Almost a week after the horrific massacre of 19 elementary school students and two fourth-grade teachers devastated the small town of Uvalde in Texas, there are still many unanswered questions about how the gunman entered the building and how law enforcement responded to the situation.
For days after the shooting, conflicting narratives and inaccurate claims from law enforcement officials led to confusion and anger across the Uvalde community, and the nation, and in particular, the families of those who died.
Then on Friday, the Texas Department of Public Safety, which is leading the investigation into the shooting, held a chaotic press conference and admitted to significant wrongdoing by police.
The press conference revealed that 19 officers were waiting in the corridor outside the classrooms where the gunman had locked himself inside with dozens of fourth-grade children and their teachers. It also revealed that at least 10 calls were placed to 911 operators from inside the classroom over a 40-minute period while the officers waited in the hallway.
But for all the new information provided by Steve McCraw, director of the Texas Department of Public Safety, during the press conference, many more questions remain to be answered about the ease with which the shooter gained access to the school and the police’s delayed efforts to confront the shooter.
Here are five questions that remain unanswered:
What informed the police chief’s decision to downgrade the situation to a “barricaded suspect” situation?
With more than a dozen officers standing just feet from where a gunman armed with a high-powered assault rifle had locked himself into a classroom with dozens of children, Pedro “Pete” Arredondo, the chief of the Uvalde Consolidated Independent School District Police Department, took the decision to downgrade the threat level from an “active shooter situation” to a “barricaded subject.”
This revelation came three days after the shooting, not from Arredondo himself, but from McCraw, who couldn’t say why Arredondo wasn’t at the press conference.
“The belief was there may not be anybody living anymore,” McCraw said, admitting it was “the wrong decision.”
Arredondo appears to have made the decision based on the fact the gunman fired hundreds of rounds inside the classroom within minutes of entering it. But there was no way the police could have known how many children were killed during those moments or how many were still alive.
Who knew about the 911 calls?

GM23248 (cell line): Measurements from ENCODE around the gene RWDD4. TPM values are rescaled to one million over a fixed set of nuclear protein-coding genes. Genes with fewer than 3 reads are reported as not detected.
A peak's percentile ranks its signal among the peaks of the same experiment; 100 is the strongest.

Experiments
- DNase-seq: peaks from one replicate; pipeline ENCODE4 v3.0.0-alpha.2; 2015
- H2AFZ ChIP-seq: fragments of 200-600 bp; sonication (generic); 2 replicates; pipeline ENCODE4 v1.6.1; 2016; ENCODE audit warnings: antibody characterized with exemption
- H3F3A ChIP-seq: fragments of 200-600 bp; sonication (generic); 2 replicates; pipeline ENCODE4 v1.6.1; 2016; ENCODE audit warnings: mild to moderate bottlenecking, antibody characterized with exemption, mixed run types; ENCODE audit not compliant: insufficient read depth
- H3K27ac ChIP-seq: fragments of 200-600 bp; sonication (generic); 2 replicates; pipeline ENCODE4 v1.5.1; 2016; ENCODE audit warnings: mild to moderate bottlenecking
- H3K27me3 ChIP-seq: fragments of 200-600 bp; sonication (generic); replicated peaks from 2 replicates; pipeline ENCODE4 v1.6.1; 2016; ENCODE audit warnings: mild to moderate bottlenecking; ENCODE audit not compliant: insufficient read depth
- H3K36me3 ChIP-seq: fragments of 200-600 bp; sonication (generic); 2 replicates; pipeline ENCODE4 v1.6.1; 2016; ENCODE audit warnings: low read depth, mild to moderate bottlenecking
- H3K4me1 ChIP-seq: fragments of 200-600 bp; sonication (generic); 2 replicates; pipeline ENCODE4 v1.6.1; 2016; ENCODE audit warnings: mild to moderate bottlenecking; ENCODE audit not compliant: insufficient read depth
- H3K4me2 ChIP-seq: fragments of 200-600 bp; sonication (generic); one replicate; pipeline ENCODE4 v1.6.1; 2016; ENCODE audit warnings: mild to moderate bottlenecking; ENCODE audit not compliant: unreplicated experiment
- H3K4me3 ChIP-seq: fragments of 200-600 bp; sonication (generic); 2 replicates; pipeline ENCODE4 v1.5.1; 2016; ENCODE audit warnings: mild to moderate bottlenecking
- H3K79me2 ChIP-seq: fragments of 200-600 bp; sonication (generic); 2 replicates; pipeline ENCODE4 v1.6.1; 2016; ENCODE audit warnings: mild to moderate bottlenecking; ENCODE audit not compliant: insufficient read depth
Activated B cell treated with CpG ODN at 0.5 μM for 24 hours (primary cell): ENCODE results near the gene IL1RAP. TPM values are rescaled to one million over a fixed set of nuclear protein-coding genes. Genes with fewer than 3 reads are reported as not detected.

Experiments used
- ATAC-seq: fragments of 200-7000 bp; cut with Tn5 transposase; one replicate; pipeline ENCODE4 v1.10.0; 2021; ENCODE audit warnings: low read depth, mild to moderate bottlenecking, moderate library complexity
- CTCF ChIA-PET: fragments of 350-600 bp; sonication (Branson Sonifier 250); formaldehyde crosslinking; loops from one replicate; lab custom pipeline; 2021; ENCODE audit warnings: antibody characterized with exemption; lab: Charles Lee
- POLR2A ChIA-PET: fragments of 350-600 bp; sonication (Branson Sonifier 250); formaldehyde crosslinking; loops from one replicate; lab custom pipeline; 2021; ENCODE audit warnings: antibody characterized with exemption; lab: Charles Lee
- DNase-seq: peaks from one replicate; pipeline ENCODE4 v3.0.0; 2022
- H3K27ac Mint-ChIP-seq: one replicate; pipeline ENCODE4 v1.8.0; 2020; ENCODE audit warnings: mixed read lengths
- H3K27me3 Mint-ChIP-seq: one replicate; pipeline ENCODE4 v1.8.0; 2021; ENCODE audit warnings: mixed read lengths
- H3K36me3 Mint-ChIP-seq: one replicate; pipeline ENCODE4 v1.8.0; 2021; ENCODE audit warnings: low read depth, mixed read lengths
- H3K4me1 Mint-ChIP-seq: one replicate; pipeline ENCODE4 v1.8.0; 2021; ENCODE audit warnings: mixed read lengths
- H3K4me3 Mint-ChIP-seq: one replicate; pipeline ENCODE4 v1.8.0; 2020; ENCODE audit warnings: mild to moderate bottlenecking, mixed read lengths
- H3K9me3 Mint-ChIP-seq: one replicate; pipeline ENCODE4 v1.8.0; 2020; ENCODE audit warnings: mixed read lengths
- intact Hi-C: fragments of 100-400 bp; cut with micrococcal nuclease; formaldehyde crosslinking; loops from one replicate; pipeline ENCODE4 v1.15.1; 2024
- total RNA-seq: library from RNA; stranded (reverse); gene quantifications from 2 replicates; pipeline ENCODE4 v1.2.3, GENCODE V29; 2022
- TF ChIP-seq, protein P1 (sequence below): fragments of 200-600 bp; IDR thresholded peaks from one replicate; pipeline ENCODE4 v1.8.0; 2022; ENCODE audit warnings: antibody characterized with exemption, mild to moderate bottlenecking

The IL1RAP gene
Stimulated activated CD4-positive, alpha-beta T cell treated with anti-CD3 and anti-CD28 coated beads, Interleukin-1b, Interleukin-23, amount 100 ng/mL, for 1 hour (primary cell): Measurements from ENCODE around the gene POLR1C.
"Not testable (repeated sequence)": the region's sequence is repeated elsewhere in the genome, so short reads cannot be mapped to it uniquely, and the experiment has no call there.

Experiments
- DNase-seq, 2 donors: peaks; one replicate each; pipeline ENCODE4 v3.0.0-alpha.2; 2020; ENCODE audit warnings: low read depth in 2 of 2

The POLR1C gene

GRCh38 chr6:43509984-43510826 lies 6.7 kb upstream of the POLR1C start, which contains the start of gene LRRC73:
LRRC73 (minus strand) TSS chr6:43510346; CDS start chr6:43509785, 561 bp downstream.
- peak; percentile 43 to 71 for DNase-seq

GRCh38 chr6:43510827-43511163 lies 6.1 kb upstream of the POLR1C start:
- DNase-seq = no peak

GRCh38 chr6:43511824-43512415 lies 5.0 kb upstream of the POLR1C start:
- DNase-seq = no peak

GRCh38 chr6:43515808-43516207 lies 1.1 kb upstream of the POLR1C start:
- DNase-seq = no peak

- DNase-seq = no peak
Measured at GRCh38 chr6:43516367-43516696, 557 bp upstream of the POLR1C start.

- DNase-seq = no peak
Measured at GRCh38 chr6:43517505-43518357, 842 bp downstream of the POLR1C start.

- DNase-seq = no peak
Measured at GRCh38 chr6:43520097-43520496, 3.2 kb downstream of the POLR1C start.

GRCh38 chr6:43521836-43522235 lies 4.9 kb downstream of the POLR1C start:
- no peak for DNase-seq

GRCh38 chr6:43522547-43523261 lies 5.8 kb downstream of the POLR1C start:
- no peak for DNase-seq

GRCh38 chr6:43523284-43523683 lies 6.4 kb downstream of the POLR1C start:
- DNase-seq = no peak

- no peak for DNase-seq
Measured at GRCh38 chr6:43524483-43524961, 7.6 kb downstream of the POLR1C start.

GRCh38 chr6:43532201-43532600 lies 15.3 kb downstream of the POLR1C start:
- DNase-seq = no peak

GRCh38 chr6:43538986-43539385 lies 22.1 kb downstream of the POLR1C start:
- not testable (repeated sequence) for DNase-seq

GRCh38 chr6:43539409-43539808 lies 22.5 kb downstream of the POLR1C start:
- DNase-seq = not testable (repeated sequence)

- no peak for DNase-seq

One of the keys to answering the previous question is understanding whether Arrendondo knew about the flurry of 911 calls that came from inside classrooms 111 and 112 over the course of 40 minutes.
One student who called 911 multiple times told the operators at 12:16 p.m. that there were eight or nine people still alive in the classroom, according to an outline of the calls given by McCraw.
While McCraw didn’t give a specific time for when Arrendondo downgraded the threat level, it seems it was made before these 911 calls came in.
The key question is whether he was made aware of the calls as they happened, and if he was, why then didn’t he escalate the threat level once again, given he would have known there were children alive inside the classroom?
When did the children die?
Another key aspect of Arredondo’s decision-making is knowing when the 19 children died.
The gunman entered the classroom, according to McCraw’s timeline, at 11:33 a.m. Half an hour later, the first 911 call came from inside the classroom, and 48 minutes after that, the shooter was finally killed by Border Patrol agents who entered the classroom.
McCraw said that “hundreds of rounds” were fired in the first four minutes after the shooter entered the classroom. He said that after that there was some sporadic gunfire which he claimed was aimed at the door. Some of that gunfire could be heard on one of the 911 calls made at 12:21.
When asked how many of the children died between the time of the first 911 call and when the shooter was finally killed, McCraw said, “I don't have that answer. We're looking at it right now.”
Why wasn't the school district police officer at Robb Elementary last Tuesday?
Initial reports based on interviews with law enforcement officials suggested the shooter was confronted at the school by an officer from the Uvalde Consolidated Independent School District police department.
But that was not true. The officer in question was not at the school at the time of the shooting.
“The bottom line is that officer was not on the scene, not on campus, but had heard the 911 call with a man with a gun [and] drove immediately to the area, sped to what he thought was the man with a gun to the back of the school, what turned out to be a teacher and not the suspect,” McCraw said during Friday’s press conference.
What is not clear, however, is whether the officer should have been at the school. and if so, why he was absent.
Why did a teacher prop open the back door?
McCraw revealed on Friday that a teacher at the school had “propped open” the back door just a minute before the shooter crashed his vehicle. A teacher who called 911 after seeing the vehicle crashing and the shooter open fire on two men outside a funeral home across the street from the school walked to the same door while making the call and “propped it open again.”
“It wasn't supposed to be propped up; [it] was supposed to be locked,” McCraw said. “So that was an access point that the subject used.”
It is unclear why the door was initially opened or why another teacher didn’t close it after the shooter initially opened fire outside the school, given that five minutes elapsed between the time the shooter crashed his vehicle and entered the school building.